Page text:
"Sweetheart, do you think we should make an announcement?" Renee Segerstrom asked her husband, Henry, as they paced the gleaming parquet at the Center Club in Costa Mesa on Wednesday, waiting for Sweden's King Carl XVI Gustaf and Queen Silvia to arrive for luncheon.
The king and queen were late. Almost 30 minutes late. And reasons for their delayed arrival had begun to fly in the entry of the private club, where Henry and Renee--luncheon hosts--held court before their arrival. "I hear the king and queen wanted to take a couple of more rides at Disneyland," said a member of the royal couple's advance team.
Henry Segerstrom began to clear his throat. Repeatedly. After a brief conference, the Segerstroms decided that an announcement would be incorrect. "Should we pour champagne?" a Center Club staff member asked. "Oh no," said Renee. "We'll save that for the king and queen. Pour some wine."
An army of white-gloved waiters and waitresses appeared out of nowhere and began to pour the Thomas Fogarty Napa Valley Chardonnay 1985 that was to accompany lunch.
Meanwhile, the royal-red carpet waited. The red-costumed trumpeters who would play Swedish fanfare from the 18th Century waited.
And Ruth Segerstrom, the Swedish family's matriarch, waited. "The Swedes are fine people," she said. "It's in their blood. They're fabulous. I just wish some of our early family members could be here. They would be so proud."
Henry Segerstrom waited. "I find Swedes very intelligent," he said. "Highly educated. I am proud to be associated with an ancestry that has characteristics I admire--integrity, boldness, daring."
Are they patient? "No. Not at all," he said, laughing softly.
As Renee waited, she occasionally reached into her small, rectangular handbag and withdrew a tiny box. "A representative of the queen gave me this when I arrived here today," she told special friends, opening the box to reveal a solid gold pendant shaped like the King's crest. "I'll wear it every day!"
At precisely 1:08 p.m., after instructions from the Secret Service, Henry and Renee swept out of the Center Club's heavy double doors to await, curbside, the royal couple's arrival. They were to accompany the king and queen into the Center Club.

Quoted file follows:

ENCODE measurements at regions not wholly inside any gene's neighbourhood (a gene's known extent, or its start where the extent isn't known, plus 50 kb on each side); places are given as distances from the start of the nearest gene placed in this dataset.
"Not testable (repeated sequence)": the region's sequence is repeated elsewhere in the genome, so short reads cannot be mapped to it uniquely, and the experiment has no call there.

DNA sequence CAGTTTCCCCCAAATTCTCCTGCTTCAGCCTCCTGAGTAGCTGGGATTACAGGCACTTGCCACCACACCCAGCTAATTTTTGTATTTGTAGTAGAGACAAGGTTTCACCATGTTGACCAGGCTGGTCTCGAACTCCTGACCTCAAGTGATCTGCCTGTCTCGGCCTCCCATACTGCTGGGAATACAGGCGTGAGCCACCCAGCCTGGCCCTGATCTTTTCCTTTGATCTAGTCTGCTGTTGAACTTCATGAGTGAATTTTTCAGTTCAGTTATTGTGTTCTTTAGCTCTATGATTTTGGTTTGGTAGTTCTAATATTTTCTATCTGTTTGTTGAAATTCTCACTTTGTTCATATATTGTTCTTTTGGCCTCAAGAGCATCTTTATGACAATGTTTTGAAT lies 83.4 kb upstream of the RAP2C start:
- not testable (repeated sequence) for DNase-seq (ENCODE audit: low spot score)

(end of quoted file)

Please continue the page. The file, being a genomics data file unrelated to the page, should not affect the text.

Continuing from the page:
Guests waited. "This is my first time to meet a king and queen," said Roger Johnson, a Swede. Johnson, who is chief executive officer of Western Digital, would, along with Henry Segerstrom, flank Queen Silvia at lunch. Johnson's wife, Janice, and Renee Segerstrom sat on either side of the king.
At about 1:20 p.m. the royal couple made their entrance along with the Segerstroms. After a brief welcome by Werner Escher, director of public affairs for C.J. Segerstrom & Sons, owner of South Coast Plaza, about 128 guests--members of the Segerstrom family, members of the king's and queen's entourage and local corporate heads and politicos--settled down to an elegant lunch.
Serving first the king and queen, who each had their own waiter, the staff delivered Monterey artichokes and Salinas Valley lettuce with orange and lavender honey vinaigrette; California Petrale sole with Santa Maria baby vegetables and Ventura lemon tart.
The king, Renee Segerstrom had said last week, had requested an "all-California menu."
While luncheon guests didn't expect to see the king and queen dine in royal regalia--the king wore a dark suit and the queen a colorful print dress--they got a glimpse of the royally dressed couple on the keepsake copies of Town & Country magazine they received when they departed.
The king and queen were on the April cover, which proclaims: "Europe at Its Best."